How to cure Sinusitis

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In case you are suffering from stuffy nose for a week or two, you may not be suffering from a cold but from sinusitis. That’s an infection or inflammation of the sinuses, the hollow parts in the bones closer to the nose.

Among other functions, the four groups of sinuses warm and humidify air on its way to lungs from nostrils. A lining of mucus keeps the sinuses moist.

When everything’s working right, tiny hairs called cilia sweep mucus from the sinuses down into the nose. But when the paths joining nose and sinuses are blocked during a cold or allergy attack sinuses are unable to drain. Fungi and Bacteria grow rapidly in the blocked mucus, resulting infection.

Sinusitis may result in  stubborn bronchitis  or cough and may worsen asthma. In uncommon cases, it may also result in a life threatening infection of the eyes and brain.


Sinusitis is usually noticeable by severe congestion, mild fever, and headache, discomfort in the teeth or face and a dense yellowish nasal discharge that flows continuously. Some sinusitis sufferers are sensitive to shifts in barometric pressure for example, on plane flights or during changes in the weather.

The common cold, in contrast, is characterized by watery white or yellow mucus that clears up as the day goes on. Allergies are often accompanied by itching and watering eyes.

Most cases of sinusitis occur during or shortly after a cold. Other cases are caused by allergies tobacco smoke or other respiratory irritants, mouth infections, or anatomical problems, such as nasal polyps or a deviated septum, that obstruct sinus drainage.

Forty percent of cold-related sinus attacks get better without treatment as sinuses begin to drain again. But sinusitis often becomes chronic, creating long-term changes in the delicate lining of the sinus (the mucosa).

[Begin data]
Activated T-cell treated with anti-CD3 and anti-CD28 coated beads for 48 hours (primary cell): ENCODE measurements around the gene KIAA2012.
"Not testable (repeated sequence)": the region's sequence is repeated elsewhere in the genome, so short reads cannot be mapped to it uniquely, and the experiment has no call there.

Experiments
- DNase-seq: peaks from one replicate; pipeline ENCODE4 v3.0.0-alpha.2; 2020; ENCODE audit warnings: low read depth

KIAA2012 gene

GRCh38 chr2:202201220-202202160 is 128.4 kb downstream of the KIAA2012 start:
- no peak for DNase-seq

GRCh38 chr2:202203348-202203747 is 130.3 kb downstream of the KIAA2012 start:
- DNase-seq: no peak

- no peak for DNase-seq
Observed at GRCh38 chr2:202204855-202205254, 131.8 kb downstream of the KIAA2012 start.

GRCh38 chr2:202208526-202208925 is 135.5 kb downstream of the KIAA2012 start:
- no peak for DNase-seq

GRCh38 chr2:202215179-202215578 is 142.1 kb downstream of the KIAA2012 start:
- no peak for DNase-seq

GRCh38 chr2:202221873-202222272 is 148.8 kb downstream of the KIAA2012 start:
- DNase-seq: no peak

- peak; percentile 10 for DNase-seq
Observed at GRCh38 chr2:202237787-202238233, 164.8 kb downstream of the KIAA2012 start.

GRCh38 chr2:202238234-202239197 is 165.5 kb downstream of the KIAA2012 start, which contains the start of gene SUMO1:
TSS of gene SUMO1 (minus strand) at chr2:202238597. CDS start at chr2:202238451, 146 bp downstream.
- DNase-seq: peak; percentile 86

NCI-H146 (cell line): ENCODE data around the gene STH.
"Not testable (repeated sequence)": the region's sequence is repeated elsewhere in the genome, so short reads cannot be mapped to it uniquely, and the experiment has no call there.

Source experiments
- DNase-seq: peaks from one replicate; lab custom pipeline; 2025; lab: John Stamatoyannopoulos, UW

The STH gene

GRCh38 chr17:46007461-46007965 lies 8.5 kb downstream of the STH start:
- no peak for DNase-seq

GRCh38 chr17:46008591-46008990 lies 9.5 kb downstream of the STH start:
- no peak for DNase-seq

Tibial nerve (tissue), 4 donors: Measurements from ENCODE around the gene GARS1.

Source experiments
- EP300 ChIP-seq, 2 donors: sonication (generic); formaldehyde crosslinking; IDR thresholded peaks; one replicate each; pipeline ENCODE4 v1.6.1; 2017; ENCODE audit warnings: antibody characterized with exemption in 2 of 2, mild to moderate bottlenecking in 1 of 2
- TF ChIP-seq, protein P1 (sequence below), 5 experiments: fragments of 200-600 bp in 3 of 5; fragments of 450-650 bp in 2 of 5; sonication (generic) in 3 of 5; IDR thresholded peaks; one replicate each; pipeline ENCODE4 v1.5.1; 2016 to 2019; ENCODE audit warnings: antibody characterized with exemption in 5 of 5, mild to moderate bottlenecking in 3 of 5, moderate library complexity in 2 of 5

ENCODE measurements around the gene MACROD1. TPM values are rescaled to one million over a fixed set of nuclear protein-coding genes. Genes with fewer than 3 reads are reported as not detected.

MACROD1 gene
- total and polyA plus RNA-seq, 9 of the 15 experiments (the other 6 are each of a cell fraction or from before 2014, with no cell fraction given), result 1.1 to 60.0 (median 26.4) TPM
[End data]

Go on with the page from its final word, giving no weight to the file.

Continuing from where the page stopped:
Chronic sinusitis may damage the cilia or acidify the mucus, leading to further irritation and inflammation. Over time, repeated bouts of sinusitis can permanently narrow the opening of the sinuses into the nose.

Treating acute sinusitis

The standard treatment for acute sinusitis is a course of antibiotics lasting 10 to 14 days plus oral decongestants and nasal spray. Antihistamines are not recommended because they can be too drying.

Caution: Using over-the-counter decongestant nasal sprays for more than five days can produce a “rebound” effect, in which the sprays themselves cause the nose to clog up.

With antibiotics, it’s important to take the full course even after you start feeling better. Otherwise, you create prime breeding conditions for drug-resistant bacteria.

Another good treatment for acute sinusitis is saline irrigation. When done under a doctor’s supervision, it can be highly effective at reducing nasal and sinus congestion.

What to do:

Each morning, fill a clean, narrow-tipped plastic squeeze bottle with a mixture comprised of one teaspoon salt to one pint lukewarm water. As you lean over a sink, squirt the solution into your nose until it’s all gone. The solution will drain out. Be sure to clean the container and tip after each use.

Treating chronic sinusitis

Chronic sinusitis is harder to treat. In addition to decongestant sprays and pills, a three week course of antibiotics is often helpful. If there’s still no improvement at that point, see an allergist or otolaryngologist.

To pinpoint the source of your sinus trouble, this doctor may recommend an X ray or CT scan.. .or performs endoscopy.

Via this simple procedure done in the doctor’s office the doctor can determine whether you have nasal polyps or another anatomical obstruction. If so, surgery to remove polyps or to widen the sinus opening slightly may be helpful.

If your sinusitis is diagnosed as allergy related, it may be necessary to avoid dust, animal dander and other allergens.

Nasal medications such as steroid inhalers may also provide some relief

If you’ve had sinus trouble in the past and want to avoid recurrence, take precautions whenever you have a cold to keep it from turning into a sinus attack.

Use decongestants and nasal irrigation and avoid flying, scuba diving and other activities that involve rapid changes in air pressure.

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